Your 7-step guide to planning redundancy

A redundancy should never be a quick decision; you need to start preparing weeks, if not months in advance to do it right and provide the support your redundant employees will need for a smooth transition.

To help you prepare, follow this 7-step guide to planning redundancy and be sure to seek the appropriate professional advice throughout the process.

1. Assess your reasons for redundancy

What are the motivating reasons (economic, structural, technological, etc.) that are making a restructure necessary? Are you able to redeploy, retrain or relocate staff to keep them within your business? Do you have data and evidence to support that you are offering a genuine redundancy?

According to the Fair Work website, a genuine redundancy is when:

  • The person’s job doesn’t need to be done by anyone
  • The employer followed any consultation requirements in the award, enterprise agreement or other registered agreement

A dismissal is not a genuine redundancy if the employer:

  • Still needs the employee’s job to be done by someone (e.g. hires someone else to do the job)
  • Has not followed relevant requirements to consult with the employees about the redundancy under an award or registered agreement or
  • In the circumstances, could have reasonably given the employee another job within the employer’s business or an associated entity.

2. Determine if you offer voluntary or involuntary redundancy

Does your organisation have the scope for voluntary redundancy ahead of involuntary redundancy? Voluntary redundancy occurs when an employee volunteers or agrees to be made redundant. Voluntary redundancy can often save the trauma and disruption of involuntary redundancy and the reputational risks that arise during these discussions. It’s important to note, though, that a voluntary redundancy is not a way to avoid payments and entitlements.

Suppose you do decide to offer voluntary redundancy. In that case, this needs to be planned carefully, or else you can risk losing your best talent who, knowing they will be able to find another job quickly, opt to take the financial incentive to move. With this in mind, you may wish to be selective with this option – but beware of anti-discrimination legislation. We always recommend involving an employment lawyer at this stage to ensure you and your business are protected.

3. Identify entitlements

The next step is to identify what entitlement employees have to redundancy pay under the applicable award, enterprise agreement and legislation to ensure you comply. In some cases, some employees are not entitled to redundancy pay; you can find out more about this here. To work out how much your employee is entitled to, you can go to the Fair Work Notice and Redundancy Calculator.

4. Check the minimum notice period

As you are checking entitlements, check the applicable award, contract, agreement and legislation for the minimum notice periods and any mandated consultation to ensure you comply. It is important to be thorough here, noting that you may face defending an unfair dismissal allegation if you fail to provide your employee/s with the required notice period and consultation before reaching an agreement.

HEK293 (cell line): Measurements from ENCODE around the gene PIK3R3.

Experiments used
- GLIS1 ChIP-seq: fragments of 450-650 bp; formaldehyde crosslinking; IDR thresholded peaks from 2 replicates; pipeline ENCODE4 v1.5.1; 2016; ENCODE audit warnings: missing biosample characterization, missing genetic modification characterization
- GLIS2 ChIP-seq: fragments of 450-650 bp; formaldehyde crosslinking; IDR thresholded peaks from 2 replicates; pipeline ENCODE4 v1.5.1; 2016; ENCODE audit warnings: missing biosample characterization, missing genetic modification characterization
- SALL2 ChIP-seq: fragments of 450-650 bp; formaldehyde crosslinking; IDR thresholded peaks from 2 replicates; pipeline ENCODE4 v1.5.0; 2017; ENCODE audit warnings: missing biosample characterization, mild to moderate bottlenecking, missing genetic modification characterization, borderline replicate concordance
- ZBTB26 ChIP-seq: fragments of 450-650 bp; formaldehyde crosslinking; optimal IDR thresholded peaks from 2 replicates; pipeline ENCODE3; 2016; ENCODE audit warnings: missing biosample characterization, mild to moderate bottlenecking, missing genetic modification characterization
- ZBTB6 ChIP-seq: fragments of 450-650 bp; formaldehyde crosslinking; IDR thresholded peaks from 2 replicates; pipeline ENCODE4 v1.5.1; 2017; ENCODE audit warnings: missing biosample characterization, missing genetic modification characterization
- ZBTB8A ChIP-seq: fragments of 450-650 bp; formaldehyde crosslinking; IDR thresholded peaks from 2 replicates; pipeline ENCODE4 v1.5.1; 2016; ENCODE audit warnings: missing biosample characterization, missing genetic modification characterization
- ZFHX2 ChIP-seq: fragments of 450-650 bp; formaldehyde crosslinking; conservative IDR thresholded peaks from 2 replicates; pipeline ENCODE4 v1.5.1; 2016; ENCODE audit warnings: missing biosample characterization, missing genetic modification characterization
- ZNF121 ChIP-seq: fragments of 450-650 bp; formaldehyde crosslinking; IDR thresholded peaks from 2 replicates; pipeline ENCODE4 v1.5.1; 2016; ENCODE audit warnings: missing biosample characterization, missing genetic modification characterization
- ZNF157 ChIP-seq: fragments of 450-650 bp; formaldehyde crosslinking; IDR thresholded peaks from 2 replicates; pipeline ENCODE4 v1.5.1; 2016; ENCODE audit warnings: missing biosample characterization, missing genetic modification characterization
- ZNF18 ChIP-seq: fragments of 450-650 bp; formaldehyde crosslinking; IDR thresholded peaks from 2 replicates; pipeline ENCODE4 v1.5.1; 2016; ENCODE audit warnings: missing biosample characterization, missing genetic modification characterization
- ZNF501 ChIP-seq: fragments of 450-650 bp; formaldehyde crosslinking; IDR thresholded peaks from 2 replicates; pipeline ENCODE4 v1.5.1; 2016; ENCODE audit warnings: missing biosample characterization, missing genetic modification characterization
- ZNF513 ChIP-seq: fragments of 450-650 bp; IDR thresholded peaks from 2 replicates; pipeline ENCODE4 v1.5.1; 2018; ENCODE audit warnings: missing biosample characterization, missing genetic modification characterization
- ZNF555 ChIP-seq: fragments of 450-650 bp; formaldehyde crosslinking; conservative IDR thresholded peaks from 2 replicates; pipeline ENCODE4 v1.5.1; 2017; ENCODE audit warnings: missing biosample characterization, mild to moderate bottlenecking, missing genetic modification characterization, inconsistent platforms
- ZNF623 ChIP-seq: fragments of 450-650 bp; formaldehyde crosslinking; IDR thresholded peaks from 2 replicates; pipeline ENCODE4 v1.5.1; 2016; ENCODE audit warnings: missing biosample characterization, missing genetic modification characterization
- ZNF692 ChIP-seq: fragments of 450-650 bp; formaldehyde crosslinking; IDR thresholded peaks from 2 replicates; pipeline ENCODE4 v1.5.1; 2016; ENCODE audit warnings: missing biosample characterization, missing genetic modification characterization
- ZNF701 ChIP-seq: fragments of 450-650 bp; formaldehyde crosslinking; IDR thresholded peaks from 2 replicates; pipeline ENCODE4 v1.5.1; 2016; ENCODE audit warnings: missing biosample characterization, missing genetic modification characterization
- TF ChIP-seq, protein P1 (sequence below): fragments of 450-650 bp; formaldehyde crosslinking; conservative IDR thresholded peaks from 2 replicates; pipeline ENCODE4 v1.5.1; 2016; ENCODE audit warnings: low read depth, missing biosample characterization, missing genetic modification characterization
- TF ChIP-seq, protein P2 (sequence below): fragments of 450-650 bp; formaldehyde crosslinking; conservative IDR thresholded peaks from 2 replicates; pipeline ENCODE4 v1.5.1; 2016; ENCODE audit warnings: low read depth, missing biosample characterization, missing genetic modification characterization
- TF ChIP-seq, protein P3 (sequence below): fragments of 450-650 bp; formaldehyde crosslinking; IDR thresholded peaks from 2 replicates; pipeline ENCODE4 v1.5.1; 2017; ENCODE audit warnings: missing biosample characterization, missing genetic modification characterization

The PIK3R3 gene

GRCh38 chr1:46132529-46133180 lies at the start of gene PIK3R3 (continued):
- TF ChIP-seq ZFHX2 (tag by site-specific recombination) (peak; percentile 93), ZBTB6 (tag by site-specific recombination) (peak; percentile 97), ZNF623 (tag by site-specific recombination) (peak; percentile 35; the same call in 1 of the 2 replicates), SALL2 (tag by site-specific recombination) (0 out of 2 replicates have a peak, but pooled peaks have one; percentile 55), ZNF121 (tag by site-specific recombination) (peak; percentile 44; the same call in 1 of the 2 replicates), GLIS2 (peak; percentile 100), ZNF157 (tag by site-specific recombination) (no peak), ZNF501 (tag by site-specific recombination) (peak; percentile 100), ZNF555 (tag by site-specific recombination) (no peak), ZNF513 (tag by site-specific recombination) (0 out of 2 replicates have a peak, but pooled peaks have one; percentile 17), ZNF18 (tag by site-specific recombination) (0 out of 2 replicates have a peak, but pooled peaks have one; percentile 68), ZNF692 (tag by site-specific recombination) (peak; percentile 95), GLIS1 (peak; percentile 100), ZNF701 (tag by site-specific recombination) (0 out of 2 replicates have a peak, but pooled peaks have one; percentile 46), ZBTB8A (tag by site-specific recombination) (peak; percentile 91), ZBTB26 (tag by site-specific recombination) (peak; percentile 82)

5. Develop your redundancy timeline

Now that you are informed, you can establish your redundancy timeline. Include the notification, consultation, communication (with the redundant employees, wider organisation and key stakeholders) and exit dates.

Your timeline should also document any necessary training for the manager or leader responsible for communicating the change and conducting the redundancy conversation. Preparation is essential to handle redundancy and restructure well.

6. Organise your outplacement provider

Once you have finalised your timeline, book in your outplacement provider. You will want an outplacement provider that provides a wide range of programs to suit your redundant employees’ different needs and career motivations. When you book them in, organise them to be onsite for the separation conversation so redundant employees can speak to them immediately after you have delivered the news.

7. Determine what support you will provide for the remaining employees

One of the most neglected areas in redundancy planning is looking at what support you will provide remaining employees – the survivor group. Change is disruptive, and the uncertainty and mistrust that a restructure can bring can significantly impact productivity, performance, job satisfaction, retention and loyalty in your team.

How will you ensure your team is equipped to get back to business as usual as quickly as possible? What added training do they need to help your organisation run effectively and efficiently, particularly with fewer resources available to support? What ongoing communication and assurances will they need going forward to make them feel safe, secure and motivated?

Need help planning redundancies in your organisation?

With more than 7,600 people successfully transitioned into new roles, at Turning Point Partners, we help you part on better terms with your staff by providing onsite support and tailored outplacement programs to transition your people into the next stage their careers more easily. Call us today on 1300 27 83 45.

For more tips on managing change, download the complimentary TPP HR Manager’s Toolkit.

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